The majority of mothers who are going to court in family law cases are doing so without legal representation, according to recent data.
Figures obtained by The Independent show that, for the first time, there are more unrepresented mothers in court than those who have access to a lawyer.
This finding came as part a report on the impact of the legal aid cuts, which went into effect in 2013.
According to the report, 58 per cent of parents went into court without a lawyer last year.
In the year before the cuts, only 44 per cent of parents did not have legal representation in family law cases. This is an increase of 20,000 parents. Of the parents who went unrepresented last year, 53 per cent of them were women.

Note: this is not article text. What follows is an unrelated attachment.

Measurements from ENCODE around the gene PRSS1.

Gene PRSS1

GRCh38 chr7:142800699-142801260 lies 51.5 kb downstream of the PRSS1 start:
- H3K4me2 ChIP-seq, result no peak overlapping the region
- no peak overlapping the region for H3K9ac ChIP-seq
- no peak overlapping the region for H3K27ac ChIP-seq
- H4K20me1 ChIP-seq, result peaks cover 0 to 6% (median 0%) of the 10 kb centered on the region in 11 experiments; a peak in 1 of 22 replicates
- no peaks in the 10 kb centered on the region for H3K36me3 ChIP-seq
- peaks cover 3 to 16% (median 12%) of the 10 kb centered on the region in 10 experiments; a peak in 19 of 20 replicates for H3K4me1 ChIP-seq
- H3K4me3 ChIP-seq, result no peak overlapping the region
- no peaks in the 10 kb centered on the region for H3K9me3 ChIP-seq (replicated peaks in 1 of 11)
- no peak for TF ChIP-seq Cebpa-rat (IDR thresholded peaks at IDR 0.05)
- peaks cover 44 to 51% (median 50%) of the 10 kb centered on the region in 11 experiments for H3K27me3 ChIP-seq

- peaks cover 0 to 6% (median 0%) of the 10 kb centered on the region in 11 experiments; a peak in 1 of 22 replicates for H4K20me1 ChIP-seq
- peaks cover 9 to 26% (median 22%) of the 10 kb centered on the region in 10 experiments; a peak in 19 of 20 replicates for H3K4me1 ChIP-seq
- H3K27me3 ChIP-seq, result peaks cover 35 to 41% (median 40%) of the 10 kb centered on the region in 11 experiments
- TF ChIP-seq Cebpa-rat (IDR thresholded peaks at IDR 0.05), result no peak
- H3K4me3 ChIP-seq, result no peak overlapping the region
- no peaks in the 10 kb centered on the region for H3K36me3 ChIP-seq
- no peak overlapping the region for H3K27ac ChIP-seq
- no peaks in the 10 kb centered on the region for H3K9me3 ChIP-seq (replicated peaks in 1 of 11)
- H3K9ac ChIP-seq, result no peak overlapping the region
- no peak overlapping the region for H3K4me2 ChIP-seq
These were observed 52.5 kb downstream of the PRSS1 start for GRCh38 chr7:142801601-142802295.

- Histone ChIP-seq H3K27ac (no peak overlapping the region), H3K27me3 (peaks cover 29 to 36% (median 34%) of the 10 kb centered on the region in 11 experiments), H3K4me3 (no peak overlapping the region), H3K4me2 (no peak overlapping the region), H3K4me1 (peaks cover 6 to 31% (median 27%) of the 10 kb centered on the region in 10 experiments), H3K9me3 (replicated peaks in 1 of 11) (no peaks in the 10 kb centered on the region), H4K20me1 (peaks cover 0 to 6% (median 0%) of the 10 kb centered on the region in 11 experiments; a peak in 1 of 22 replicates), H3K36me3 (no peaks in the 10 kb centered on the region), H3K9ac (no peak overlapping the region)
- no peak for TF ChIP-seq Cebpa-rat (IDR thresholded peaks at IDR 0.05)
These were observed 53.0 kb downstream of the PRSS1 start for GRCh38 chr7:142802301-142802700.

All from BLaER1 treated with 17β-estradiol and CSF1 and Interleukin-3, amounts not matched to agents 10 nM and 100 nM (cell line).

Jerry Karlin, chair of the shared parenting charity Families Need Fathers, said the statistics were “staggering” and called for “affordable and compelling services” to be developed as an alternative to the courtroom.
This is not the first set of data to highlight the increase in ‘litigants in person’. Earlier this year, it was reported that 52 per cent of people attending children’s cases had no legal representation between November and December last year.
The government claimed the cuts to legal aid would result in more family disputes being solved by mediation, but only half of adults are aware of it, and there has been a 38 per cent drop in people choosing it since the cuts came into effect.